Healthy disdain for email is widespread, but it remains an ubiquitous communication tool. I think there’s good reason for that, beyond the fact that it’s hard to change habits: it’s the easiest way to asynchronously exchange clear, structured, if necessarily complex information and, as long as we’re willing to use it for what it is, it works great.
(related article in Romanian: 5 reguli și 3 exemple de mailuri bine scrie)
Email is not good for making decisions, it’s terrible for debate and it’s horrible for emotional conversation. People get silly when they argue through email and everyone turns into a keyboard warrior, unwilling to see sense, ranting, grandstanding and losing perspective. The best thing to do when you see this, the only thing to do, is stop the email chain and move the conversation to face to face or, at least, voice.
What email is great for is sending clear, precise and actionable requests, for documenting things, such as meeting notes, or for disseminating large quantities of information, such an on-boarding handbook or a product manual let’s say.
When you’re writing these kinds of emails, you have to keep one question in mind and make sure that your email answers that question and that question alone, without unnecessary flourish, excessive detail or off topic information. The question is:
Who wants what from whom by when?
Who: who is the intention behind the email. Are you triggering the action? Say it clearly. Are you forwarding a request coming from a client? Then clearly say that, and explain how you came to doing that and what is your part in it.
What: be as precise as you can about what you want. Don’t hint, don’t let them figure it out, don’t be too general, don’t be shy, don’t soften or embellish what needs to be said. Say it clearly, directly and specifically. Make it clear if answer is required, if action is required, if approval is needed, if maybe it’s just a consultation or an information email. What is the type of action you need and what are the specifics?
from Whom: nominate the person (or, if that is impossible, the team/function) you need action from. Don’t address groups in the hope that they will figure it out among themselves who will pick it up. Diffusion of responsibility makes it less likely that you will get action if you ask it from a group than if you ask it from an individual, by nominating that individual. It’s better to nominate the wrong person and have them correct you (It’s not me, it’s Jane that can help you), than to not nominate anyone. If you’re unsure, ask who you need to speak to and start with this. “Someone do something” emails are what I call people asking for something to be done without nominating anyone to do it, and they’re mostly ineffective.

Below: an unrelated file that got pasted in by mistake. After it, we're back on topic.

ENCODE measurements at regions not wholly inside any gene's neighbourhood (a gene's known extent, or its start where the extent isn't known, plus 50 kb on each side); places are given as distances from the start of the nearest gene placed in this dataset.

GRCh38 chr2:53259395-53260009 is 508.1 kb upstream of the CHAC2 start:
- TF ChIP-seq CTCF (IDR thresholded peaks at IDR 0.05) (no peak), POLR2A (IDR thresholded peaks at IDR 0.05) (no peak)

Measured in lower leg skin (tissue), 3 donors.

When: always give deadlines. Don’t ask for something without saying by when you need it and, also, by when you need an initial confirmation so you know they can do it and you can rely on them. Give deadlines to everyone, to your team, to your clients, to your bosses. They may not be bound to them, but you need to politely and clearly tell them when you need it, so they know. They can tell you they can’t do it and then you’re at least talking, but don’t leave it open ended.
In terms of style & tone, I almost always recommend what I call a light and clean business tone, which is great with people you don’t yet know very well. Once you get to know someone, you can get more personal, but before that, you need to be professional without being too formal. Start your emails with Hi or Hello, don’t spend time with extended greetings or with asking them how the weekend was, go straight to your point. End them with Thanks, be brief, be lean. Your language should be invisible language, it should not attract attention to itself, it should clearly convey the message. No flourishes, no fancy words, sparingly used figures of speech, no humour (or very little, very carefully used, but better not).
Last but not least, make it easy for them to help you. Cut everything that doesn’t have to do with the core of who/what/whom/when question. Be brief. Be clear. Remember, your email is just one more thing sitting between you and their kids or their night out. Help them help you.